Adolescence is undeniably one of the most challenging periods in life. Even more so for teens now-a-days. With stressors such as social media, bullying, and unending social pressures, anyone might have difficulty. Some teens can navigate this time effectively, while others may need some help.
According to the U.S. Department of Health and Human Services, nearly one out of five teenagers has a diagnosable mental health disorder.
This period of life can have a significant impact on your child’s future. The sooner mental health issues are addressed, the greater are chances that your teen will grow into a healthy and happy adult.
These 6 signs may indicate your teen should speak to a therapist:
If you have noticed that your teen has been engaging in an excessive risk-taking, chronic drinking, drug abuse or has been cutting himself/herself, consider these behaviors as serious red flags. These behaviors always imply some serious unbearable emotional pain and mental imbalance that often require a professional help. Self-Harm is frequently a symptom of Borderline Personality Disorder, which can be rooted in a traumatic experience. If you’re noticing this in your child, it definitely warrants a conversation to inquire if anything has happened to him/her.
Social Isolation or Change of Friends
Is your child avoiding his/her friends and social functions? Have you noticed that he/she has no friends at all anymore or they have changed friend groups completely? Are they angry at all of their friends? These behaviors may be normal in adolescence. Nevertheless, if they last for a longer period of time, it may be a good decision to seek a help from a therapist.
Home and School Struggles
Difficulties at home and in school in a teenager that was a well-adjusted and happy child are almost always a signal that your teen needs to see a therapist. If your child is avoiding school, their school performance has changed, they are acting out in school, or they seem to be under more stress than usual, see your child’s health provider for advice.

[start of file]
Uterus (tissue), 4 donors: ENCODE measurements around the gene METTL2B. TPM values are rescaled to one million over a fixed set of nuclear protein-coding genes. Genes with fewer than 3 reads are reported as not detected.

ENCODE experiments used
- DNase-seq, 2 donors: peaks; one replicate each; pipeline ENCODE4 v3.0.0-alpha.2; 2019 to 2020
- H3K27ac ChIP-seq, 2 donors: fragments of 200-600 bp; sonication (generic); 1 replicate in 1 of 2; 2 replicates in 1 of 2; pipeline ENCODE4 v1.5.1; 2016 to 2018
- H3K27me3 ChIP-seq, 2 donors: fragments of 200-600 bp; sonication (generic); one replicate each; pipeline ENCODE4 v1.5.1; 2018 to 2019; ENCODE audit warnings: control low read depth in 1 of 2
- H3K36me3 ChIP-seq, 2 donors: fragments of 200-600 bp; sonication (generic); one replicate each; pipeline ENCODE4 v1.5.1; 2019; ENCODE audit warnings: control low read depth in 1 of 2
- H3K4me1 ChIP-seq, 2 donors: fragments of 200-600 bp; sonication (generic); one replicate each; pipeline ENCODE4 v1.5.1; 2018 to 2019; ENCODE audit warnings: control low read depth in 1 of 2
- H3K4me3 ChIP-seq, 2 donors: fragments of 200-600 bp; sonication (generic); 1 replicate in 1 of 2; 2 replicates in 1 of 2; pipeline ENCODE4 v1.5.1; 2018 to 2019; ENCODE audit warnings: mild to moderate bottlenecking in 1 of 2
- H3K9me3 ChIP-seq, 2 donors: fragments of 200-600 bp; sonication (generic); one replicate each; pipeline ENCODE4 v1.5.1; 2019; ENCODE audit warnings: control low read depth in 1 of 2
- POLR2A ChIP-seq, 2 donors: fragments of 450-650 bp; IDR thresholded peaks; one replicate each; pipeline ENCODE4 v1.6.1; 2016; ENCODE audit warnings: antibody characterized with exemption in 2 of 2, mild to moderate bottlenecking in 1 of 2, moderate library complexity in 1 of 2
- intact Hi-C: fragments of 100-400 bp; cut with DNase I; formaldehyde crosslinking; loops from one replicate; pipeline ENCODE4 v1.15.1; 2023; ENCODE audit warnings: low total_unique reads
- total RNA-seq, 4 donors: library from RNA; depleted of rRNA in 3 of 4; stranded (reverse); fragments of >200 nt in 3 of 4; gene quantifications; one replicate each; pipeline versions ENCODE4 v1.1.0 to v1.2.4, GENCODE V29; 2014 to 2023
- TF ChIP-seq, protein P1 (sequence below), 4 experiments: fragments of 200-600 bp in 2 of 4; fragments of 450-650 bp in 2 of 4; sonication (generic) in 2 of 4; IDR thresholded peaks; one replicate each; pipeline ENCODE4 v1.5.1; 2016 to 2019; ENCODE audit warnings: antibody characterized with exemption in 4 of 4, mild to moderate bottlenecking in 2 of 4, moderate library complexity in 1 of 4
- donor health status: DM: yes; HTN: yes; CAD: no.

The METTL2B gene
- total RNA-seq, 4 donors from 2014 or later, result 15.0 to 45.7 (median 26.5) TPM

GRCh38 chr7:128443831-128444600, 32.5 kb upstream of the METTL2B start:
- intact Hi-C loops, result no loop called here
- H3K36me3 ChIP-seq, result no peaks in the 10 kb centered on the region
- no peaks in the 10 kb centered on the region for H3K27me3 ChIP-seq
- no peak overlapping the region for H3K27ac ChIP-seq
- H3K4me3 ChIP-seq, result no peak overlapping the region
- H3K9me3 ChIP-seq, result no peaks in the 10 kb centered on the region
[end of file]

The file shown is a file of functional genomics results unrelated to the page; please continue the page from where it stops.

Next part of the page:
Sleep Pattern Changes
Dramatic changes in your child’s sleep habits such as insomnia or hypersomnia (sleeping more than usual) may be signs that he or she suffers from depression or some other mental health issue. Your teen might be struggling with anxiety and/or depression, which can have a significant impact on sleep quality. Finding ways to cope with the anxiety and depression can drastically increase sleep, which is SO important during those developmental years.
Angry and Irritable Behavior
Angry/Irritable behavior can be somewhat normal in a teen. This is because the body is going through many hormonal changes. However, if the change in mood seems drastic or sudden, and doesn’t seem to be improving, it may be time to consult with a therapist. This is especially true if the change in mood is affecting their ability to function in day to day life.
Suicidal ideas and/or attempts.
Has your teen ever expressed a desire to hurt himself/herself? Does he/she have a plan? Talking about death or suicidal ideas should always be taken seriously. Don’t assume your teen is just being dramatic. Every suicide threat or attempt deserves immediate attention.
It can be hard to recognize whether your teenager is struggling with typical challenges of adolescence, or if something more severe is going on. If you notice these changes in your child’s behavior and mental state, seek professional attention. A therapist can help you and your child navigate a difficult time with greater ease.
How can therapy help your teen?
Psychotherapy offers a safe and objective environment. A third party perspective helps teens better communicate their feelings and struggles. A therapist can help your teenager develop the skills needed to cope with challenges they are facing. Sessions with parents are also helpful in understanding your teens behavior.
Benefits of therapy for teens include:
Developing skills for improving social life and relationships
Gaining a better understanding of themselves and their goals
Finding a resolution to the concerns that led to therapy
Assistance in managing depression, anxiety, anger, grief and other emotional issues
Changing dysfunctional behavioral patterns
Psychotherapy can help adolescents and their families understand and resolve problems, change negative behavior and make positive changes in their lives. There are different types of psychotherapy for teens available such as cognitive behavioral therapy (CBT), dialectical behavior therapy (DBT), Eye-movement desensitization and reprocessing (EMDR), group therapy, family therapy, interpersonal therapy and others. They involve different interventions, techniques, and approaches. Often times, a combination of different approaches will give the best results.
Lauren specializes in children and teens ages 5-21 struggling with anxiety and behavior challenges. She is available in our Scarsdale office in Westchester County, NY.